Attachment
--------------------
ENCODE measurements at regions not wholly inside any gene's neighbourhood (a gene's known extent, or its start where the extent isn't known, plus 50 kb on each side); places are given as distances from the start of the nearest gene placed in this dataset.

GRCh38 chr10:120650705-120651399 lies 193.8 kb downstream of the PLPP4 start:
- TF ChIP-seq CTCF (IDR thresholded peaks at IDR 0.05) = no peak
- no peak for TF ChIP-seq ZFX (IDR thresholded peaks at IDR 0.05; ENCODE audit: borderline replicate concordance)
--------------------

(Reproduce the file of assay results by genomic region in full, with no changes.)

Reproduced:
ENCODE measurements at regions not wholly inside any gene's neighbourhood (a gene's known extent, or its start where the extent isn't known, plus 50 kb on each side); places are given as distances from the start of the nearest gene placed in this dataset.

GRCh38 chr10:120650705-120651399 lies 193.8 kb downstream of the PLPP4 start:
- TF ChIP-seq CTCF (IDR thresholded peaks at IDR 0.05) = no peak
- no peak for TF ChIP-seq ZFX (IDR thresholded peaks at IDR 0.05; ENCODE audit: borderline replicate concordance)